Set Password Requirements in .NET 5 & Core 3.1 Identity

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Setting custom password requirement rules in ASP.NET 5 & Core Identitty is an extremely easy affair. Everything is configured in one place and it usually requires less than 10 lines of simple code.

Setting a custom validator

If you've created a new ASP.NET Core solution with Identity enabled then Inside your startup.cs file you'll have a method called ConfigureServices. We use ConfigureServices to specify how services should be configured at runtime.

Inside ConfigureServices you'll add a configuration for IdentityOptions.

services.Configure<IdentityOptions>(options =>
                options.Password.RequiredLength = 8;
                options.Password.RequireUppercase = true;
                options.Password.RequireLowercase = true;
                options.Password.RequireDigit = false;
                options.Password.RequireNonAlphanumeric = false;
                options.Password.RequiredUniqueChars = 5;


Set the requiired length of the password. Specify an integer value, indicating how long the password should be at a minimum.


Set the flag indicating if the password must include an upper case character (a letter between 'A' and 'Z'). Specify a boolean value.


Set the flag indicating if the password must include an lower case character (a letter between 'a' and 'z'). Specify a boolean value.


Set the flag indicating if the password must include an digit (a number between 0 and 9). Specify a boolean value.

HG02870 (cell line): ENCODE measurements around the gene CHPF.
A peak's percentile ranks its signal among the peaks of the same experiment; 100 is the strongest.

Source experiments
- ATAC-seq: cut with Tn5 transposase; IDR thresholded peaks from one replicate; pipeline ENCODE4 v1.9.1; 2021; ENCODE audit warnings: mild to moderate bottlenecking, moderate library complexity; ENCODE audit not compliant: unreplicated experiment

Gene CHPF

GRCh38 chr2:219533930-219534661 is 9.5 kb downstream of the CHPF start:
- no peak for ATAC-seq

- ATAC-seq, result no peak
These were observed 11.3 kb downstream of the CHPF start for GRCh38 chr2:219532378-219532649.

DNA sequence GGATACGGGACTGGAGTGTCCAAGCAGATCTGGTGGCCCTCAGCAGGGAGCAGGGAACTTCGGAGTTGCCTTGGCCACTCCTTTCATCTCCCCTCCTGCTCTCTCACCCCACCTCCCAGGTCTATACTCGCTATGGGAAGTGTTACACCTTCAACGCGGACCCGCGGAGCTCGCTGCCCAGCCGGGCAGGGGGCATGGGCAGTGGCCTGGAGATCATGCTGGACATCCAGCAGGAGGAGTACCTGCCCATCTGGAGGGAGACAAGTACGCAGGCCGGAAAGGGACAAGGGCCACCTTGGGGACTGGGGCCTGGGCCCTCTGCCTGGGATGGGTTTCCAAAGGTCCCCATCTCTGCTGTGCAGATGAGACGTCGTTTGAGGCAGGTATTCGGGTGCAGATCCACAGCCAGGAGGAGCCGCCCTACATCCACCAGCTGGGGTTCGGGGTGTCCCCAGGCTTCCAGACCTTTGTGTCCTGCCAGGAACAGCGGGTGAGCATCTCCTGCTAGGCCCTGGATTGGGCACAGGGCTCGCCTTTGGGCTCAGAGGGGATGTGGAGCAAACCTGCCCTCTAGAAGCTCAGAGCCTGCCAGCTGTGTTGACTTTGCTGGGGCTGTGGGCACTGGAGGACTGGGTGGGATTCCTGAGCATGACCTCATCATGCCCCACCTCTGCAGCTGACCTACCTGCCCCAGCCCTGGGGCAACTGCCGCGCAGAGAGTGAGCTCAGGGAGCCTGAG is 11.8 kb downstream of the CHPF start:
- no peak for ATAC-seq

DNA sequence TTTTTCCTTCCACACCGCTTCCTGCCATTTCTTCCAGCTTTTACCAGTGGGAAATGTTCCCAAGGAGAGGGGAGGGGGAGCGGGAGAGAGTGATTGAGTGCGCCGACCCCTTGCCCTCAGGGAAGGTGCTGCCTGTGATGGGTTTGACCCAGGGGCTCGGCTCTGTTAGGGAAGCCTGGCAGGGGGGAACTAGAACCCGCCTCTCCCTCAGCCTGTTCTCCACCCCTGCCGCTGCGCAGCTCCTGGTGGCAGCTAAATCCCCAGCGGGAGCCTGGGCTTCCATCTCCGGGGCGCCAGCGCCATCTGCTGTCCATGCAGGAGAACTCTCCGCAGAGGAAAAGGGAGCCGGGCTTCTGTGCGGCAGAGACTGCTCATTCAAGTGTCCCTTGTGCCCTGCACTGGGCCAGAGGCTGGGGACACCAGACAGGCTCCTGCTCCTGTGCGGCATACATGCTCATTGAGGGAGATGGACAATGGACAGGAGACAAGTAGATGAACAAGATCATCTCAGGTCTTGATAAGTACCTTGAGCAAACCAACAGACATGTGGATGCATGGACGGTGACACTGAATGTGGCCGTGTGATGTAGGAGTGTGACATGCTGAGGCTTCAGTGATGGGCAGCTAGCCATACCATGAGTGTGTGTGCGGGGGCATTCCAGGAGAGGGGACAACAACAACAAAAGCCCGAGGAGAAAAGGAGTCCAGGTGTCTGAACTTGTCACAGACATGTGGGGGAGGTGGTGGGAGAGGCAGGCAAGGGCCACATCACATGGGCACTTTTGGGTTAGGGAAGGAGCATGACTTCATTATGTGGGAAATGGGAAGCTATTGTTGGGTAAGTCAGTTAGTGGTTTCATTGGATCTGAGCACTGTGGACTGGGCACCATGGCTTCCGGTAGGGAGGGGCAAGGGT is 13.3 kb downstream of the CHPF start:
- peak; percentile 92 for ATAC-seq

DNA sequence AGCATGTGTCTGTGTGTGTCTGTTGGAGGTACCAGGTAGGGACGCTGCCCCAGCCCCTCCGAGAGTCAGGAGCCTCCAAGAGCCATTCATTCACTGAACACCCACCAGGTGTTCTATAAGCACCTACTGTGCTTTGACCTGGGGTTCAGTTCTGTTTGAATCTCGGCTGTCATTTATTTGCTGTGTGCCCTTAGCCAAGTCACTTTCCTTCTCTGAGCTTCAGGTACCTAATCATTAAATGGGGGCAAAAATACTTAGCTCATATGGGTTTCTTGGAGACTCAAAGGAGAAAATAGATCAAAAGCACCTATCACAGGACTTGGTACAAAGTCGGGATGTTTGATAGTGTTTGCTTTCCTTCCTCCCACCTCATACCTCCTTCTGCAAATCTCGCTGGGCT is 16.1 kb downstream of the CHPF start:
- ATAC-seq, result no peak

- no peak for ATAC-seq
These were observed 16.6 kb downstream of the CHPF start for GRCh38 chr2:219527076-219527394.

Set the flag indicating if the password must include a non-alphanumeric character such as '@',  '&' or '?' . Specify a boolean value.


Set the minimum number of unique unique characters in the password. So for example, setting the value to 2 would prevent someone from saving a password like 'aaaabbbb'. However they could save a password like 'aabbcccc' because the second string has three unique characters. Specify an integer value.

Why change the complexity?

The default requirements in Identity 3.1 are as follows:

  • Minimum length of 6 characters
  • At least one lowercase ('a'-'z')
  • At least one uppercase ('A'-'Z')
  • At least one digit ('0'-'9')
  • At least one non alphanumeric character like @ or ?

If you're not ready to deploy 2FA on an internet facing application then it's a good idea to enforce higher password complexity. There's also many business cases that require a different set of password requirements to those set by default in Identity.

Companies that handle cardholder data might require a password length of much more than 6 characters for their PCI DSS certification.

The key understanding here is that you should define a minimum standard for password requirements, depending on your business case.

Article Categories: # .net # identity # c#
Date Published: Jan 22, 2020


A tech blog by Andy P. I talk about coding, enterprise software development, tech, games design & other things that interest me.

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